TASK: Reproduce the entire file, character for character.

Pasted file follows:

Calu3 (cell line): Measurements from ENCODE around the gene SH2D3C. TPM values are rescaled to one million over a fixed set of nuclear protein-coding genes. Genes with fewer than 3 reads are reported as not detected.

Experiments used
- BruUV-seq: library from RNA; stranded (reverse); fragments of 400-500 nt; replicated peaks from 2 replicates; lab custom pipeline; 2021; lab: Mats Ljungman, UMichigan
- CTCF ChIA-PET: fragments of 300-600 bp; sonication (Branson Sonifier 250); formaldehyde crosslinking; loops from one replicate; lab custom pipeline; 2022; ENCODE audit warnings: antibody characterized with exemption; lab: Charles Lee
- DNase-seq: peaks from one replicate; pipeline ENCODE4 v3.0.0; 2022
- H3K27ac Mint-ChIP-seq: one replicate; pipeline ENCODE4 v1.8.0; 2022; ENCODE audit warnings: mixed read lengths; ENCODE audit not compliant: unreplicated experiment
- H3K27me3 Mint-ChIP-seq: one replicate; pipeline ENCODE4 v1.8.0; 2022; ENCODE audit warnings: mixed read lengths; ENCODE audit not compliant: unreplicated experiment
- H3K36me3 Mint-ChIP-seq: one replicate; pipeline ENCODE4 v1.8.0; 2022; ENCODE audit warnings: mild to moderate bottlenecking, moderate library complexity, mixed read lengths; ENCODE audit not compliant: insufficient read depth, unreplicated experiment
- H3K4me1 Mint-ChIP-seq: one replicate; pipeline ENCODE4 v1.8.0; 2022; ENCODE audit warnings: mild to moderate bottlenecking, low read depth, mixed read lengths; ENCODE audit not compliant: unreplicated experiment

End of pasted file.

Calu3 (cell line): Measurements from ENCODE around the gene SH2D3C. TPM values are rescaled to one million over a fixed set of nuclear protein-coding genes. Genes with fewer than 3 reads are reported as not detected.

Experiments used
- BruUV-seq: library from RNA; stranded (reverse); fragments of 400-500 nt; replicated peaks from 2 replicates; lab custom pipeline; 2021; lab: Mats Ljungman, UMichigan
- CTCF ChIA-PET: fragments of 300-600 bp; sonication (Branson Sonifier 250); formaldehyde crosslinking; loops from one replicate; lab custom pipeline; 2022; ENCODE audit warnings: antibody characterized with exemption; lab: Charles Lee
- DNase-seq: peaks from one replicate; pipeline ENCODE4 v3.0.0; 2022
- H3K27ac Mint-ChIP-seq: one replicate; pipeline ENCODE4 v1.8.0; 2022; ENCODE audit warnings: mixed read lengths; ENCODE audit not compliant: unreplicated experiment
- H3K27me3 Mint-ChIP-seq: one replicate; pipeline ENCODE4 v1.8.0; 2022; ENCODE audit warnings: mixed read lengths; ENCODE audit not compliant: unreplicated experiment
- H3K36me3 Mint-ChIP-seq: one replicate; pipeline ENCODE4 v1.8.0; 2022; ENCODE audit warnings: mild to moderate bottlenecking, moderate library complexity, mixed read lengths; ENCODE audit not compliant: insufficient read depth, unreplicated experiment
- H3K4me1 Mint-ChIP-seq: one replicate; pipeline ENCODE4 v1.8.0; 2022; ENCODE audit warnings: mild to moderate bottlenecking, low read depth, mixed read lengths; ENCODE audit not compliant: unreplicated experiment